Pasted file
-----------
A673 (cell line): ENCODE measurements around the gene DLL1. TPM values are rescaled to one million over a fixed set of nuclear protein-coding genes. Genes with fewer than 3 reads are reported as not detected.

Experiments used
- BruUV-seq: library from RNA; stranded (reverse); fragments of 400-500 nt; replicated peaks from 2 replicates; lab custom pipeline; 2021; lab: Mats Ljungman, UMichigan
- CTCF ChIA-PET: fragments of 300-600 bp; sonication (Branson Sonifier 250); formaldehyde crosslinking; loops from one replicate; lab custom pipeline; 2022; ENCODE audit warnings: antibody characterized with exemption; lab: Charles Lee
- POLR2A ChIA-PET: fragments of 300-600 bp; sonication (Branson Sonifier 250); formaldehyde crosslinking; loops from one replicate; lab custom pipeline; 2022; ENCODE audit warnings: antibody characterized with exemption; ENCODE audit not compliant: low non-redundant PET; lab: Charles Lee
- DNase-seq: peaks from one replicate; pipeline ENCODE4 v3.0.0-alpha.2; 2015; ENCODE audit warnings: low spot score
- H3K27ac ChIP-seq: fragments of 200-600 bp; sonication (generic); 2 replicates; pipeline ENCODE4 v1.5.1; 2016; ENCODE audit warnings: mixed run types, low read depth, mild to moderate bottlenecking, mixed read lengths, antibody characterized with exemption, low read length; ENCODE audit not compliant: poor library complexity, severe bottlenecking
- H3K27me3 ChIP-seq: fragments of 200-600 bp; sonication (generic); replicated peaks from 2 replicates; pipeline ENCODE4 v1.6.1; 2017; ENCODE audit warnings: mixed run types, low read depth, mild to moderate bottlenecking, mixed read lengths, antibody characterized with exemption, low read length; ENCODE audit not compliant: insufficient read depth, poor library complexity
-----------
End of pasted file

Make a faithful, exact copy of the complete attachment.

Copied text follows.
A673 (cell line): ENCODE measurements around the gene DLL1. TPM values are rescaled to one million over a fixed set of nuclear protein-coding genes. Genes with fewer than 3 reads are reported as not detected.

Experiments used
- BruUV-seq: library from RNA; stranded (reverse); fragments of 400-500 nt; replicated peaks from 2 replicates; lab custom pipeline; 2021; lab: Mats Ljungman, UMichigan
- CTCF ChIA-PET: fragments of 300-600 bp; sonication (Branson Sonifier 250); formaldehyde crosslinking; loops from one replicate; lab custom pipeline; 2022; ENCODE audit warnings: antibody characterized with exemption; lab: Charles Lee
- POLR2A ChIA-PET: fragments of 300-600 bp; sonication (Branson Sonifier 250); formaldehyde crosslinking; loops from one replicate; lab custom pipeline; 2022; ENCODE audit warnings: antibody characterized with exemption; ENCODE audit not compliant: low non-redundant PET; lab: Charles Lee
- DNase-seq: peaks from one replicate; pipeline ENCODE4 v3.0.0-alpha.2; 2015; ENCODE audit warnings: low spot score
- H3K27ac ChIP-seq: fragments of 200-600 bp; sonication (generic); 2 replicates; pipeline ENCODE4 v1.5.1; 2016; ENCODE audit warnings: mixed run types, low read depth, mild to moderate bottlenecking, mixed read lengths, antibody characterized with exemption, low read length; ENCODE audit not compliant: poor library complexity, severe bottlenecking
- H3K27me3 ChIP-seq: fragments of 200-600 bp; sonication (generic); replicated peaks from 2 replicates; pipeline ENCODE4 v1.6.1; 2017; ENCODE audit warnings: mixed run types, low read depth, mild to moderate bottlenecking, mixed read lengths, antibody characterized with exemption, low read length; ENCODE audit not compliant: insufficient read depth, poor library complexity